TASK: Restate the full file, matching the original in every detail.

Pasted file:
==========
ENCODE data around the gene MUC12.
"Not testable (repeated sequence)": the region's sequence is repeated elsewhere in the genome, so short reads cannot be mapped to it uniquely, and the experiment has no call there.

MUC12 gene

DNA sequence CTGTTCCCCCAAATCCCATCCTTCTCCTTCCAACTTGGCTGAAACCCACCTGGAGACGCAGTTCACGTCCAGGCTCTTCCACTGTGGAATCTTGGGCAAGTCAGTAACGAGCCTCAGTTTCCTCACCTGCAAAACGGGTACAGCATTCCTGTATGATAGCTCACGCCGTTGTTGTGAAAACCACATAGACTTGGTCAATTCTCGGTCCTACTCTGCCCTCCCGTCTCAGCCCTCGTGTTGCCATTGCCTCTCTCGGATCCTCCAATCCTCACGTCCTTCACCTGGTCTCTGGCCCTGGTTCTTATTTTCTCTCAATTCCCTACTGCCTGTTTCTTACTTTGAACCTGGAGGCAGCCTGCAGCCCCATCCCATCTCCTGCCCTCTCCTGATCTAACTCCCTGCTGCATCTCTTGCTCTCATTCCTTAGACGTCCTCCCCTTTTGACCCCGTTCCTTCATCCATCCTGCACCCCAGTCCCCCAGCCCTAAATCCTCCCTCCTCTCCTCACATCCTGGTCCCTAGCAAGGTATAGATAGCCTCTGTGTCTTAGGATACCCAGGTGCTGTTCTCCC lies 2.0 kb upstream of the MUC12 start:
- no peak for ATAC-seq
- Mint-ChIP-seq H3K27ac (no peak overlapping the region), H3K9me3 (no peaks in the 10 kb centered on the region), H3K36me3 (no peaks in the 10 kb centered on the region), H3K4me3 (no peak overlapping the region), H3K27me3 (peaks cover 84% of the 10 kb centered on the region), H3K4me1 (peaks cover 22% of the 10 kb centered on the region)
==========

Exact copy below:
ENCODE data around the gene MUC12.
"Not testable (repeated sequence)": the region's sequence is repeated elsewhere in the genome, so short reads cannot be mapped to it uniquely, and the experiment has no call there.

MUC12 gene

DNA sequence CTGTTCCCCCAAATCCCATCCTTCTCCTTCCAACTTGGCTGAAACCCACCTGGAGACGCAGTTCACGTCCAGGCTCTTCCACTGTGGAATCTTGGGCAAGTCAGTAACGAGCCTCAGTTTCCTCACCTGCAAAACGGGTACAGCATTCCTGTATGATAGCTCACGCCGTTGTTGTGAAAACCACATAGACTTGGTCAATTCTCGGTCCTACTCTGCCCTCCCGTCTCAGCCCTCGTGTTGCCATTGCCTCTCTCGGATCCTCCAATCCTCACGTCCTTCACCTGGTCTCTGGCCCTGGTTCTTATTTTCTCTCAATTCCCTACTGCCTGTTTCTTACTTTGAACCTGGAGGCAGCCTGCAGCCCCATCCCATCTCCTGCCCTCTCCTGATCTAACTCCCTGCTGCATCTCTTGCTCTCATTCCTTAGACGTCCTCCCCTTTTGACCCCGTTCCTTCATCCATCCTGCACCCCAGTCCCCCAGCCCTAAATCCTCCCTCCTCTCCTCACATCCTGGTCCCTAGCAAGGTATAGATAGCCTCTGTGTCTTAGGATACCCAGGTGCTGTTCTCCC lies 2.0 kb upstream of the MUC12 start:
- no peak for ATAC-seq
- Mint-ChIP-seq H3K27ac (no peak overlapping the region), H3K9me3 (no peaks in the 10 kb centered on the region), H3K36me3 (no peaks in the 10 kb centered on the region), H3K4me3 (no peak overlapping the region), H3K27me3 (peaks cover 84% of the 10 kb centered on the region), H3K4me1 (peaks cover 22% of the 10 kb centered on the region)